The rise of serviced apartments: August 2021
11th August 2021
Covid-19 affected businesses all over the world. Quite literally overnight, business owners found themselves having to either close their doors or find new ways to adapt to the pandemic sweeping the world.
The hospitality sector was one of the worst hit (ONS 2020) with bars, restaurants, nightclubs, cafes and hotels all having to close. However, it seems there were fewer serviced apartments closing compared to hotels which can be largely attributed to its slightly different customer type and differences in accommodation.
What made serviced apartments more resilient?
With social distancing adopted as the new norm, serviced apartments could easily accommodate due to their self contained nature. With travellers giving a new importance to hygiene and safety over anything else (Pluxa 2021), serviced apartments restrict contact with other people through contactless check in, no reception areas and fully private accommodation; comparable to hotels whose premise is largely based around the guests’s check-in experience and interaction with hotel staff. Guests can comfortably stay in serviced apartments without crossing paths with anyone else, with potential housekeepers being the only staff members to come into contact with.
They also offer a much wider range of amenities within the confined spaces of the apartment. Fully fitted kitchens, wifi, laundry services, desk space and living areas all come as standard. It’s this aspect that has made them much more desirable; particularly for those needing to self isolate.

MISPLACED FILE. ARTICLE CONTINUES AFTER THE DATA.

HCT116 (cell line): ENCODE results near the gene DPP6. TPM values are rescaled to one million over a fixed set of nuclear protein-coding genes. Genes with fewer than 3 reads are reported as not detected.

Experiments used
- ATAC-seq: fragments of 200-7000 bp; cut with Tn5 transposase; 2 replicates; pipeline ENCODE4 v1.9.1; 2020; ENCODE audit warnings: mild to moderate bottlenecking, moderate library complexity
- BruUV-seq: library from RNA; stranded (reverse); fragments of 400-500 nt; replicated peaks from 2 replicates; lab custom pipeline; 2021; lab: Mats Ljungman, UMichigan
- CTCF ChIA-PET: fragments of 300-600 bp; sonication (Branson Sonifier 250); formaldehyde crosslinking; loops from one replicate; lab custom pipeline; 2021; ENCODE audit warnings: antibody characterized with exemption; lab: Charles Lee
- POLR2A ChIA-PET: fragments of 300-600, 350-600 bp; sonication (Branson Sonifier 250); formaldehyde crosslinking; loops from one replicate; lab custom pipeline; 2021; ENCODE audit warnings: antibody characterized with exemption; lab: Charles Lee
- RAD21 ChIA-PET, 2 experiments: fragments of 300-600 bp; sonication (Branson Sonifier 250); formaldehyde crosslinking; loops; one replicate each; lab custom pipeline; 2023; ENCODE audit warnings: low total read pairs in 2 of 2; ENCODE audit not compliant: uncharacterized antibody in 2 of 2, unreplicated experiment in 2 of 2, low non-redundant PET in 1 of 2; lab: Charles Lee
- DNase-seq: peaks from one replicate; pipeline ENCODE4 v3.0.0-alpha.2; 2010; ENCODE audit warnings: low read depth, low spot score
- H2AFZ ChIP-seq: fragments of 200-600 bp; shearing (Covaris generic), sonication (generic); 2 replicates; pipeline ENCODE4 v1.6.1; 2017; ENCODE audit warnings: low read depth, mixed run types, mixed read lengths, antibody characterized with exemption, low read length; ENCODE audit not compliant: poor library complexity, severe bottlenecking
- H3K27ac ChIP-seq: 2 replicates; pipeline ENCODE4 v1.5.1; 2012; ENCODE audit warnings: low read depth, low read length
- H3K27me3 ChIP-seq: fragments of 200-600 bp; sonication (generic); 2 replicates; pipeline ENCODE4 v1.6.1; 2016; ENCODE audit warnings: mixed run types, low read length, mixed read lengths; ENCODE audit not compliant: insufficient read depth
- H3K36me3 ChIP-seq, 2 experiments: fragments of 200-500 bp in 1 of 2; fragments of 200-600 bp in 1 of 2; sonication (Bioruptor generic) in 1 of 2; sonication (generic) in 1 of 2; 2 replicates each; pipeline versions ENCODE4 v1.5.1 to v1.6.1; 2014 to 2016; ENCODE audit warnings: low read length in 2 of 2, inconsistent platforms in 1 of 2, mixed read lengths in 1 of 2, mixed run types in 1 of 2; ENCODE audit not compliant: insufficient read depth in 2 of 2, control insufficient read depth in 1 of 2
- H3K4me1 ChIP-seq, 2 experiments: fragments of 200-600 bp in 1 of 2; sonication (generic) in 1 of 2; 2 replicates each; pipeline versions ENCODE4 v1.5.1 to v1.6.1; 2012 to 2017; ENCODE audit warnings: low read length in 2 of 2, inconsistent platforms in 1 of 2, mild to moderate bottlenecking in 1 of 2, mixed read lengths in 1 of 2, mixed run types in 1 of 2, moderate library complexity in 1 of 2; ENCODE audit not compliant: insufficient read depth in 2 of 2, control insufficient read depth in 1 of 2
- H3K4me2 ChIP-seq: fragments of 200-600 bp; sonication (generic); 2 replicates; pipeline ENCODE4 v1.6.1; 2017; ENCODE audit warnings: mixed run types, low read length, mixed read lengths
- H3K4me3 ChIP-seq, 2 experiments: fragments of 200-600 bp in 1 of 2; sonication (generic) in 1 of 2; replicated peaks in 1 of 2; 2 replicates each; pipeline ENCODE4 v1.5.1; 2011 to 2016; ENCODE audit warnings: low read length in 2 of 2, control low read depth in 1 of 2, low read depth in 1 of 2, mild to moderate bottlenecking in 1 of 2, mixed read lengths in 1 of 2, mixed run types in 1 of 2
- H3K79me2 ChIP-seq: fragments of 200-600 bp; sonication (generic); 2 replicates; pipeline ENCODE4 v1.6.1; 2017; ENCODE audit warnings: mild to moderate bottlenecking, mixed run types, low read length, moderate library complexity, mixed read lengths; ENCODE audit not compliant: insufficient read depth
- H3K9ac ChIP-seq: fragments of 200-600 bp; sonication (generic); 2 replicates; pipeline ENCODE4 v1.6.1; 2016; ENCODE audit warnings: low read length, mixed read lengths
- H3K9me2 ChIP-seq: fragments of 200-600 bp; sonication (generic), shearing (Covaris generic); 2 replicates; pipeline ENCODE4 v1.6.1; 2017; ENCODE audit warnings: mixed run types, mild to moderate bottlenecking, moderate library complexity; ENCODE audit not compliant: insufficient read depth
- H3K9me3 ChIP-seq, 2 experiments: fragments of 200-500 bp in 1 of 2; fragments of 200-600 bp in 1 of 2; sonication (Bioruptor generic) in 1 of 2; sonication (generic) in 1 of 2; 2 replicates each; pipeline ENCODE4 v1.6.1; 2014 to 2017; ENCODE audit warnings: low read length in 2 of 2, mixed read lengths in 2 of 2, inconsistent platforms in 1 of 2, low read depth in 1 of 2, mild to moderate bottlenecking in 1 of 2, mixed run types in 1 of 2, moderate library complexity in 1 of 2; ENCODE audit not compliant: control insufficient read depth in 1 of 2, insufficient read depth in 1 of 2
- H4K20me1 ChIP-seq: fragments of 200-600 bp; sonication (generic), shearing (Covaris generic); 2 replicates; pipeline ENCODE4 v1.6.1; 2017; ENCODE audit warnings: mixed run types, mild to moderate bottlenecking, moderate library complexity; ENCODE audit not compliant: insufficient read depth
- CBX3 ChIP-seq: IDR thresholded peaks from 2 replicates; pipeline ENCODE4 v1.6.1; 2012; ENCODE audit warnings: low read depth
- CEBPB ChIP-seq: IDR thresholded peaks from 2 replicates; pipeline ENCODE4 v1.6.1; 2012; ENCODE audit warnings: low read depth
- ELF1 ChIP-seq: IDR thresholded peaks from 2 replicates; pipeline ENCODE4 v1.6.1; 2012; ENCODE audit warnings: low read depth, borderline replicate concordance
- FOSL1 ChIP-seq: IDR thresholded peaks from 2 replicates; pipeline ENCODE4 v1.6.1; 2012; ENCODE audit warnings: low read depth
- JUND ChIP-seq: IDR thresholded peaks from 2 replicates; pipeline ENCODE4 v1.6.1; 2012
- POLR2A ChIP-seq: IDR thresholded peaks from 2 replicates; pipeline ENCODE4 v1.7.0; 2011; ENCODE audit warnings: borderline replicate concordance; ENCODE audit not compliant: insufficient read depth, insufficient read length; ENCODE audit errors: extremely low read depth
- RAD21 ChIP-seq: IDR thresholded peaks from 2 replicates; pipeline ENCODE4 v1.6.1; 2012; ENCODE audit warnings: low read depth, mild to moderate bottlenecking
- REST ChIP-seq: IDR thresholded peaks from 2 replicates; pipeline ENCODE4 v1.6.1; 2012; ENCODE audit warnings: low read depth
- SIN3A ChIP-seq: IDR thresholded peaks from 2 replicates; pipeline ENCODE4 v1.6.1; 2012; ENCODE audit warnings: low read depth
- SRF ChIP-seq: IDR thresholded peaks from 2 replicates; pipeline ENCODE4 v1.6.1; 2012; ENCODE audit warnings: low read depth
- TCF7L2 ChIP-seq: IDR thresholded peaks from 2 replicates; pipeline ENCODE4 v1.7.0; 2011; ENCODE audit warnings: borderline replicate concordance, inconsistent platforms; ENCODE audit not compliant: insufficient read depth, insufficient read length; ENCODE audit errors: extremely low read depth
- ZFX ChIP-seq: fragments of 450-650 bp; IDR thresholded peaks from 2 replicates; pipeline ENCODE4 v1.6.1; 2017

Tighter budget restrictions due to financial restraints and the furlough scheme also resulted in travellers begrudging to pay extra for things such as laundry services and wifi. It’s here you see the clear difference that serviced apartments can bring, offering much more for the price and space given (Pluxa 2021).
Whilst serviced apartments do cater for short stays, it’s core target market lies within the long term corporates. It’s these predominantly longer corporate stays that provided the sector with higher than average occupancy levels during lockdown, with those in urban spaces spearheading this increase due to their close proximity to business (Pluxa 2021).
What’s the long term outlook?
It does seem that serviced apartments could go from strength to strength. Savills sentiment survey in June 2021 showed 87% of respondents are ‘slightly or significantly more optimistic’ about their business overlook in the next 12 months with this being the highest optimism seen in the last 6 months (Savills 2021).
75% of respondents expect that their occupancy levels will return to those of 2019 before the end of 2022 which would result in a 6-18 month recovery period (Savills 2021).
However, with increasing popularity from the consumer there sees staffing increases which potentially poses risks for businesses, with providers recording staff availability and staff costs as a ‘slight’ or ‘significant’ challenge to the business over the next 3 years (Savills 2021).
By better adapting to people’ needs, greater concerns about cleanliness and social distancing preferences from guests, serviced apartments have been well and truly put on people’s radars and will continue to go from strength to strength.
This married with an increased confidence in travel again, for both leisure and corporate, will see a continued rise for the serviced apartment sector in the coming years.